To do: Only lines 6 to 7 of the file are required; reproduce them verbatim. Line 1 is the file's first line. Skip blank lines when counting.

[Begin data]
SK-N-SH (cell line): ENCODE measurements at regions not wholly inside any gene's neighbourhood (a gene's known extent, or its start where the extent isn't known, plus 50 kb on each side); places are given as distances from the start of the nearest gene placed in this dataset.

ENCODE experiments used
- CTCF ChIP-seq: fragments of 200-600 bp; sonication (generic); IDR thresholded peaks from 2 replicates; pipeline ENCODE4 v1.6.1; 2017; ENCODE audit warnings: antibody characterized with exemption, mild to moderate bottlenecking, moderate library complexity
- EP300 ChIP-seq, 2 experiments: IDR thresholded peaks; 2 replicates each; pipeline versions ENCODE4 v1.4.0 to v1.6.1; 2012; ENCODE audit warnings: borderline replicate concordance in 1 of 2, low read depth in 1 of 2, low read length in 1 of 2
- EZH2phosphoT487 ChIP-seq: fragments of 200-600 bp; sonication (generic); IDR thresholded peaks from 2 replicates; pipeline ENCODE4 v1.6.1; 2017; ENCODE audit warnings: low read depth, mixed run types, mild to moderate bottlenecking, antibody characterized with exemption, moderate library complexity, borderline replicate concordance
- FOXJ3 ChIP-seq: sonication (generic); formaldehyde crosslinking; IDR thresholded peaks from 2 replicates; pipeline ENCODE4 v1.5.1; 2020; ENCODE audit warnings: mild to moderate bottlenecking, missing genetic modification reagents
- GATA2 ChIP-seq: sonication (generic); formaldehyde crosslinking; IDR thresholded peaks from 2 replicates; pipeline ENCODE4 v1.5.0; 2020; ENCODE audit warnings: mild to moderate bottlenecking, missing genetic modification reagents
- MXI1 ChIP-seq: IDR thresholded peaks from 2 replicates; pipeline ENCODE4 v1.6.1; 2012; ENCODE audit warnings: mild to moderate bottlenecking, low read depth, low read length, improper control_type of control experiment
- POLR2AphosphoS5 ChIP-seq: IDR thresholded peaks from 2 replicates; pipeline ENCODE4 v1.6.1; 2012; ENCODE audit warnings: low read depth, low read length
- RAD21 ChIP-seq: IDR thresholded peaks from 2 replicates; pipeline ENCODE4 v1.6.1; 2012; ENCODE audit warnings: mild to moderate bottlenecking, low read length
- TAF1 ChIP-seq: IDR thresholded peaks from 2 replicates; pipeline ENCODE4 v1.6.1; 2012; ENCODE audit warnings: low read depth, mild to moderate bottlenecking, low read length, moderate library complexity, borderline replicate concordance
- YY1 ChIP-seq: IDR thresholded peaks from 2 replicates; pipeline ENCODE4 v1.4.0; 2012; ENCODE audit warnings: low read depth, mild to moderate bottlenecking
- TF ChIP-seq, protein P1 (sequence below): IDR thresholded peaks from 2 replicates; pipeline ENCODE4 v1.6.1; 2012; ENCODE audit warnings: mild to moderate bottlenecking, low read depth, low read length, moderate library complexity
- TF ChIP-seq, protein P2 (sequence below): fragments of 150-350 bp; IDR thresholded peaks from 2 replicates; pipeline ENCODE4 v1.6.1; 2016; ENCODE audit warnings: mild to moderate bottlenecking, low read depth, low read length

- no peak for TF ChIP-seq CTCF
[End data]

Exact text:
- FOXJ3 ChIP-seq: sonication (generic); formaldehyde crosslinking; IDR thresholded peaks from 2 replicates; pipeline ENCODE4 v1.5.1; 2020; ENCODE audit warnings: mild to moderate bottlenecking, missing genetic modification reagents
- GATA2 ChIP-seq: sonication (generic); formaldehyde crosslinking; IDR thresholded peaks from 2 replicates; pipeline ENCODE4 v1.5.0; 2020; ENCODE audit warnings: mild to moderate bottlenecking, missing genetic modification reagents